Automotive logistics, by definition, always moves. From sorting material at crossdocks to loading in ports, sailing, trucking or flying, the supply chain is in constant flux. So too is the automotive logistics industry itself. A struggling European market brings not only painful cuts, but also changes in logistics strategies. GM’s decision to outsource its European logistics management to Gefco, the logistics arm of its alliance partner PSA, resuscitates the fully fledged ‘4PL’ – an outsourcing concept that GM itself nearly killed off last decade when it took another 4PL experiment, Vector, back in house.

This time the move is a fact of economic necessity as GM tries to turn around Opel. It’s too soon to judge the outcome, but Gefco is among the best-placed providers in the European region to take on these responsibilities.

Gefco is also at the centre of its owner’s economic storm, as PSA sells equity in the provider to raise cash. While the deal is not yet completed, there is perhaps no better symbol of the economic shifts in the industry than the Russian state railways, RZD, outgunning American and French private equity to buy control of Gefco.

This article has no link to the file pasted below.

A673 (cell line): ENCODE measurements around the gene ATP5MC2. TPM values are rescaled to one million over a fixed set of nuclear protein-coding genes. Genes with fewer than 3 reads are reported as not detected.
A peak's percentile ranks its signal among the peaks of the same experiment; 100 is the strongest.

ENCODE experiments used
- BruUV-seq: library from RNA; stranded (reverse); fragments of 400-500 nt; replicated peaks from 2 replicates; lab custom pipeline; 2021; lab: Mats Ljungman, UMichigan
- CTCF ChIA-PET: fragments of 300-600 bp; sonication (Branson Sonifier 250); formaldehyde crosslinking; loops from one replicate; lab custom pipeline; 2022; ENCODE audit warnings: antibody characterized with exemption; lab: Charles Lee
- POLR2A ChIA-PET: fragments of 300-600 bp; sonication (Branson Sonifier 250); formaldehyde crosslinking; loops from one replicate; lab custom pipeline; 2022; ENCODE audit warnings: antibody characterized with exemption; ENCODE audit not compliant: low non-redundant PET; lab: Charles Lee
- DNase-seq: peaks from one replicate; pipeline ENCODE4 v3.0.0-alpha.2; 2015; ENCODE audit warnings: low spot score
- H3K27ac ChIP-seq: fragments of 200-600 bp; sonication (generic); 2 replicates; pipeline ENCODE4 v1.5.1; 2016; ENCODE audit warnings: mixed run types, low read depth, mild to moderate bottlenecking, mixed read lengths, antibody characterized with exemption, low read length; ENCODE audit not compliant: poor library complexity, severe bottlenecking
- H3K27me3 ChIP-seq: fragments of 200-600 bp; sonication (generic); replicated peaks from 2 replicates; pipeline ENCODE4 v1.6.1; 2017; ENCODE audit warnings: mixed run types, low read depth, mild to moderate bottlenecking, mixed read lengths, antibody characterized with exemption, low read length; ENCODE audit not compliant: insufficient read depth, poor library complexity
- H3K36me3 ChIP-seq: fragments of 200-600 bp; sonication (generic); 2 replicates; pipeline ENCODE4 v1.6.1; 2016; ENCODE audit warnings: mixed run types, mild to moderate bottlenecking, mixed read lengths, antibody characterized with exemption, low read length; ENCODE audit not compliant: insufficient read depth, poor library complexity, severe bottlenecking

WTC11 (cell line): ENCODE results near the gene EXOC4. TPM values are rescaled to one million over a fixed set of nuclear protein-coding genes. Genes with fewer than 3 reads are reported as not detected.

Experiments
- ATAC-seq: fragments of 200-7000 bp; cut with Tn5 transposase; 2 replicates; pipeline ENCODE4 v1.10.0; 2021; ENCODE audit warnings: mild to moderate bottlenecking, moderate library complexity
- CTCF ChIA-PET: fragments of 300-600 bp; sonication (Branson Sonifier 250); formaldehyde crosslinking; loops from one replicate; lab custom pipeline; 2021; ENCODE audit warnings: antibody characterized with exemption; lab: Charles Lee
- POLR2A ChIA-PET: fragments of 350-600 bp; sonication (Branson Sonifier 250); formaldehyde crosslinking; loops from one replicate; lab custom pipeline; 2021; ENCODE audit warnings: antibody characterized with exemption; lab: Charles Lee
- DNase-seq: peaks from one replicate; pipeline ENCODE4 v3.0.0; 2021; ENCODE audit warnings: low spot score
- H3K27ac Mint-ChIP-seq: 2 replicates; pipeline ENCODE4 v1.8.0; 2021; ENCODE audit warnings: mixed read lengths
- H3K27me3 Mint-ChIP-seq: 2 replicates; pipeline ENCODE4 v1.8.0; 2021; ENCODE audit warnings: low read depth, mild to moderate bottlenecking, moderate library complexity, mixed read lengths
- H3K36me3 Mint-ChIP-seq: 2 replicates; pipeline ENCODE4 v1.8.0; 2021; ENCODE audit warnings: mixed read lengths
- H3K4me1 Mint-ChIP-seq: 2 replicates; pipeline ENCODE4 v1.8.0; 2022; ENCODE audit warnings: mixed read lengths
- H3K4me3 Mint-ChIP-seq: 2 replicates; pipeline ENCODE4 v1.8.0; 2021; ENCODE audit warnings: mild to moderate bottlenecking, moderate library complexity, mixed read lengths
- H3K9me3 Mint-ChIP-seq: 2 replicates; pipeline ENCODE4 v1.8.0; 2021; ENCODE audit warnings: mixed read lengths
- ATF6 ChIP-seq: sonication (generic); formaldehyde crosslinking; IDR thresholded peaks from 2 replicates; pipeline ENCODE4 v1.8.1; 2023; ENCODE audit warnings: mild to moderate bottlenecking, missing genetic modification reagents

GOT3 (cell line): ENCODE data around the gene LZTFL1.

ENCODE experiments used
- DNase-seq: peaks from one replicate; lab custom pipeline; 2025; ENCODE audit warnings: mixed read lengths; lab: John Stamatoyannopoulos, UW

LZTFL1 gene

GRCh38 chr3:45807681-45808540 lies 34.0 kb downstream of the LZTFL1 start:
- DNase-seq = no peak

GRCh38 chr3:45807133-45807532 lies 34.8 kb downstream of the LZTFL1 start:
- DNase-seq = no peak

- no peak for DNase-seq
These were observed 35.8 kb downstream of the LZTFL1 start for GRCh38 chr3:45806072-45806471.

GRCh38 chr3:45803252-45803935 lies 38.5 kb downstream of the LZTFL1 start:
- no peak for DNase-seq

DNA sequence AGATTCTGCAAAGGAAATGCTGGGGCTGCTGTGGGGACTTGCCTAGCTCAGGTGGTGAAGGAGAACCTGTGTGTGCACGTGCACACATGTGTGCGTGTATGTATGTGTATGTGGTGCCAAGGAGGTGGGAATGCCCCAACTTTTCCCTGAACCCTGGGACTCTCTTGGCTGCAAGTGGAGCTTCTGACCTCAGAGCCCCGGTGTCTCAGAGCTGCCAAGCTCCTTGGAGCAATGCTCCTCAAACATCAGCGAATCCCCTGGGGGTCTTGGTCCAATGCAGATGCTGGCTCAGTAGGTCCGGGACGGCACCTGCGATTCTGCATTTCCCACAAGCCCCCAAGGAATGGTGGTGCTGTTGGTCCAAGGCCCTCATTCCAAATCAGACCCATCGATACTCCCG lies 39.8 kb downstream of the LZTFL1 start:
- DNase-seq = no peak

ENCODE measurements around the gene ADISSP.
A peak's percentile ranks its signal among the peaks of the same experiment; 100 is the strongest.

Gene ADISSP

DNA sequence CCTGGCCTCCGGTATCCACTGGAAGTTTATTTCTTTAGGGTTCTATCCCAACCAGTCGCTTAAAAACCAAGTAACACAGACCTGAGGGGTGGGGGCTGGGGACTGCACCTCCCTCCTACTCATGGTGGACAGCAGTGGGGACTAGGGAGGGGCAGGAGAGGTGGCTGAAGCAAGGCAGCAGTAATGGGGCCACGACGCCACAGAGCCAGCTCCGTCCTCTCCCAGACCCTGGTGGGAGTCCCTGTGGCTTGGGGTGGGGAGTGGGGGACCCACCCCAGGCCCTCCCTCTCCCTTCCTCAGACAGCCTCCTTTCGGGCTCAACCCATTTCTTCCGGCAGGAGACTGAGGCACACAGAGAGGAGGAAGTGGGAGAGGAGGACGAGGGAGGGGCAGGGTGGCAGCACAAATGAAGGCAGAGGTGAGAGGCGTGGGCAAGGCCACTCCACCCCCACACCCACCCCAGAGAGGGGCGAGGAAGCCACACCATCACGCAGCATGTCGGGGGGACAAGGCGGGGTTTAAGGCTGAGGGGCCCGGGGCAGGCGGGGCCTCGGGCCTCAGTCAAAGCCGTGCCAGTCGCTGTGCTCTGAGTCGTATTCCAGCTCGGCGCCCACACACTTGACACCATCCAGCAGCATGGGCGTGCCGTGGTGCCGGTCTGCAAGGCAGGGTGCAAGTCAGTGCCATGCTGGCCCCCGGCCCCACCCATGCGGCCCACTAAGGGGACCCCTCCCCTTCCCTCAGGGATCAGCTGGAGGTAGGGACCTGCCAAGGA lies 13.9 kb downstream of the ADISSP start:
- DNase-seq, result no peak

Manufacturers and providers are also contending with a changing set of trade regulations. Russia joined the World Trade Organisation in August following two decades of negotiations, and while the move will not transform it overnight into a perfectly fair and free trading nation (if such a thing existed), it should allow some clarity on import guidelines – at least until the authorities find other ways to protect their own turf (see p6 for more).

And, like many others, protect they will. The US has filed a complaint regarding subsidies against China, while Latin America proves that neither the WTO nor trade agreements can prevent trade wars (see p14).

But logistics does not live and die solely at the mercy or malevolence of trade agreements or this month’s sales figures. Change as conditions might, OEMs need the best possible efficiency within their own national and international constraints. Toyota in Europe is a shining example, where Levent Yuksel has overseen a fine-tuning of the inbound network, including changes to crossdock locations, while he is also eyeing changes to outbound operations and contract management (p24). Continuous improvement remains the Toyota mantra, while continuous movement and change define the entire sector.

Christopher Ludwig, Editor
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